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thatscienceguy:

Strange, Wonderful, and Beautiful organisms:

  1. Chromodoris Willani Blue (blue sea slug)
  2. Stemonitis fusca
  3. Coral
  4. Squidworm
  5. Sunda Colugo
  6. Christmas Tree Worm
  7. Panda Ant

(via iaccidentallyallthephysics)

skunkbear:

First prize in Science’s Visualization Challenge (video category) went to this NASA video by Greg Shirah, Horace Mitchell, and Tom Bridgman. It shows Earth’s “climate engine” — the wind patterns and ocean currents that are powered by the sun.

(Source: cosmosontv, via thedemon-hauntedworld)

bookgeekconfessions:

The Classics

Browse works by Mark Twain, Joseph Conrad and other famous authors here.

  1. Classic Bookshelf: This site has put classic novels online, from Charles Dickens to Charlotte Bronte.
  2. The Online Books Page: The University of Pennsylvania hosts this book…

(via oohshinee)

itscolossal:

Slow Life: A Macro Timelapse of Coral, Sponges and Other Aquatic Organisms Created from 150,000 Photographs [VIDEO]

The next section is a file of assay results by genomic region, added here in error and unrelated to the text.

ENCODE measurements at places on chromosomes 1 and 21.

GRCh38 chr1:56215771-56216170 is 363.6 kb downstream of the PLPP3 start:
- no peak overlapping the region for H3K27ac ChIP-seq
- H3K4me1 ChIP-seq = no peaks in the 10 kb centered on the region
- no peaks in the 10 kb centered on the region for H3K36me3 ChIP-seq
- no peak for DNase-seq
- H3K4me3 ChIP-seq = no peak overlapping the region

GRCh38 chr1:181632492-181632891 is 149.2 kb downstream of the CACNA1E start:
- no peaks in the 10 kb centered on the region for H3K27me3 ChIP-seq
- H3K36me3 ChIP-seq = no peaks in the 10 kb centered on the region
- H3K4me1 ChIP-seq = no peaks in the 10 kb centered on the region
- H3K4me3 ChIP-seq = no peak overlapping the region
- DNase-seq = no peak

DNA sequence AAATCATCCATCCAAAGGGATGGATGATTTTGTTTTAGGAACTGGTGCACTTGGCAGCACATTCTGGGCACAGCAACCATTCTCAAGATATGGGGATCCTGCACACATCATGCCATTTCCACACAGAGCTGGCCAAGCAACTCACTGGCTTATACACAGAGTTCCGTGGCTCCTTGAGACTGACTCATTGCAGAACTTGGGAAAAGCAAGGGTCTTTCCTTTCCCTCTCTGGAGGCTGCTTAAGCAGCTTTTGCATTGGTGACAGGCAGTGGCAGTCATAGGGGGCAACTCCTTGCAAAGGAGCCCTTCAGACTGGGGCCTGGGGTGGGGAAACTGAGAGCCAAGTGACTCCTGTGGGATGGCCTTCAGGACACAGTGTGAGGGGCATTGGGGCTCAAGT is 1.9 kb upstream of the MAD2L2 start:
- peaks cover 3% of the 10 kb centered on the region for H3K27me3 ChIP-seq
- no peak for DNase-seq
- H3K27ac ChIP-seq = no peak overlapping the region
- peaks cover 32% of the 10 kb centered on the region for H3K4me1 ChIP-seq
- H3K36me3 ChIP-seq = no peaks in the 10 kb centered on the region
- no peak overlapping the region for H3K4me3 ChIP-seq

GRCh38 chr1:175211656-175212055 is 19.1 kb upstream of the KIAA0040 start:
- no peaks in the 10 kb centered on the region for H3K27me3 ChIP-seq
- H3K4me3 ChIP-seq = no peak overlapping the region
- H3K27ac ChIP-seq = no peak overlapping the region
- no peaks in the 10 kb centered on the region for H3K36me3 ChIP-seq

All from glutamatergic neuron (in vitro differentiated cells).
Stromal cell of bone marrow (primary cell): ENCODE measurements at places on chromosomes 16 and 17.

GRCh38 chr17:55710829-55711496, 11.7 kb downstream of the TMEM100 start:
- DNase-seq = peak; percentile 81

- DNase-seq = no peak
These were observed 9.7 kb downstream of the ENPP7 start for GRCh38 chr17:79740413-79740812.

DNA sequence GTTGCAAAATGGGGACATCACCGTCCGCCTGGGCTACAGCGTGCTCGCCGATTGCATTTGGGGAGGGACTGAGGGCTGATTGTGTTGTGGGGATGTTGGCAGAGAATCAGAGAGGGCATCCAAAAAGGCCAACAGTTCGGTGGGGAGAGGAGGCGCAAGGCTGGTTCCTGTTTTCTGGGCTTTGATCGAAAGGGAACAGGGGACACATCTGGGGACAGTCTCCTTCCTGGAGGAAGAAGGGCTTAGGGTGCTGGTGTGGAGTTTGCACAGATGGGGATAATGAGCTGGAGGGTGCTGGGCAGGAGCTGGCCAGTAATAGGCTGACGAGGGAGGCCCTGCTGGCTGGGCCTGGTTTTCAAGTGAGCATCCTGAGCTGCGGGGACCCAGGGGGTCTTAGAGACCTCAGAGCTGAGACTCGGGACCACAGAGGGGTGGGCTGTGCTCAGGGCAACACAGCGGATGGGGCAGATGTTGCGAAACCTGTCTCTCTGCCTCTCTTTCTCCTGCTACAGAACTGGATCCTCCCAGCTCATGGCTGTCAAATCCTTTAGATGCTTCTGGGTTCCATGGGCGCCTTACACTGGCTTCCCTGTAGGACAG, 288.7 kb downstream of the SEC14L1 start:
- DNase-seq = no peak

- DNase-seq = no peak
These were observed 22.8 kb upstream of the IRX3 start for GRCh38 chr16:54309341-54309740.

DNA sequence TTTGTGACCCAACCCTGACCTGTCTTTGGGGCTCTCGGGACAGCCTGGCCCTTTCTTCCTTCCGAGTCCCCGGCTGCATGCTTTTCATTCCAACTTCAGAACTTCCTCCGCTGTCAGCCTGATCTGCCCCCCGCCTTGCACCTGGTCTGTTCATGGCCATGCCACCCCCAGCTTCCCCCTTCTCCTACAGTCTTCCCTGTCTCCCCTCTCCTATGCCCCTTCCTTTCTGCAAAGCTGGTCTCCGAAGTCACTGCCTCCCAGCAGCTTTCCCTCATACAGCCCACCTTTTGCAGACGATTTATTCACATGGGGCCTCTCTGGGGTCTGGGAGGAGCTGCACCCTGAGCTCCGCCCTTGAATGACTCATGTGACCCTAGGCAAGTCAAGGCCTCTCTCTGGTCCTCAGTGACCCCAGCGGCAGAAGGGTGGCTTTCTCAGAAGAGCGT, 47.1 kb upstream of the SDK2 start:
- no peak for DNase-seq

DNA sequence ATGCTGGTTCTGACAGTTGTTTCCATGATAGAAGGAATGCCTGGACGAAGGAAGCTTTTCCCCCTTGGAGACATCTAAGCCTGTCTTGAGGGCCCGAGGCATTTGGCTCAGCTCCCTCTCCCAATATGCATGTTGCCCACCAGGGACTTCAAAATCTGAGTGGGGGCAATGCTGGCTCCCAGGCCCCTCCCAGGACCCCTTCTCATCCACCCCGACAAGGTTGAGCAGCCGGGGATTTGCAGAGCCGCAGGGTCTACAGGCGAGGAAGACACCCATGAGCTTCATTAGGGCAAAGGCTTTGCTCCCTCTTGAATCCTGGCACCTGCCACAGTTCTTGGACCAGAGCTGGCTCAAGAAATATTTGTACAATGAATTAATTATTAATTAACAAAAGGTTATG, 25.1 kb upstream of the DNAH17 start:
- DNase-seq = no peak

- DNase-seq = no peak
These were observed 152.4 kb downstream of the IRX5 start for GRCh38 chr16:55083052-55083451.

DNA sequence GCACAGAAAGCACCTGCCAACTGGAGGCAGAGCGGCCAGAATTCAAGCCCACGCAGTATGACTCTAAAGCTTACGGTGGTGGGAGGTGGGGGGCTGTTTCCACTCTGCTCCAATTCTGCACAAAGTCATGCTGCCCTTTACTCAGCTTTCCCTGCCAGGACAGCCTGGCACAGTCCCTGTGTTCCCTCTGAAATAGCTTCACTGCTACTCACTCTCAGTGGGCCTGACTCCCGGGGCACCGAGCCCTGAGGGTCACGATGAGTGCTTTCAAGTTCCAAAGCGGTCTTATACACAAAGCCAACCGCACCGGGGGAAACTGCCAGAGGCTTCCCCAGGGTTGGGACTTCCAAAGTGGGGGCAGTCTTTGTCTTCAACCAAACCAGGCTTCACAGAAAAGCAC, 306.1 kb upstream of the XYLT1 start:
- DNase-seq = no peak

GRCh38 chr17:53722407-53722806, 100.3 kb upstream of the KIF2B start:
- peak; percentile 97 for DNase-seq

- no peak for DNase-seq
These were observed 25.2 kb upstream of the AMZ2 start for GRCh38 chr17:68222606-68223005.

(via iaccidentallyallthephysics)

anatomical chocolate

(Source: moshita, via dutchster)

curiosamathematica:

Infinite trip into Menger’s sponge.

curiosamathematica:

Infinite trip into Menger’s sponge.

(Source: rememberyouaredreaming, via staceythinx)

policymic:

Engineering company Festo is creating robots based on nature

German engineering firm Festo is creating a robot army. Sounds scary, right? But there’s no need to fear a “Skynet”-type apocalypse quite yet, because these robots want to do good by making laborious tasks easier in the factories of the future. And they’re using nature as their inspiration.

Festo summarizes the motivation behind their research on their website: “Gripping, moving, controlling and measuring – nature performs all of these tasks instinctively, easily and efficiently. What could be more logical than to examine these natural phenomena and learn from them?”

Read moreFollow @policymic

(via theravensofwinter)

fer1972:

Fross Reliquaries: Photography by Brandon Ballengée

(via staceythinx)

megacosms:

Closeup of the Helix Nebula.
Credit: NASA, NOAO, ESA, the Hubble Helix Nebula Team, M. Meixner (STScI), and T.A. Rector (NRAO).

megacosms:

Closeup of the Helix Nebula.

Credit: NASA, NOAO, ESA, the Hubble Helix Nebula Team, M. Meixner (STScI), and T.A. Rector (NRAO).

(Source: hubblesite.org, via iaccidentallyallthephysics)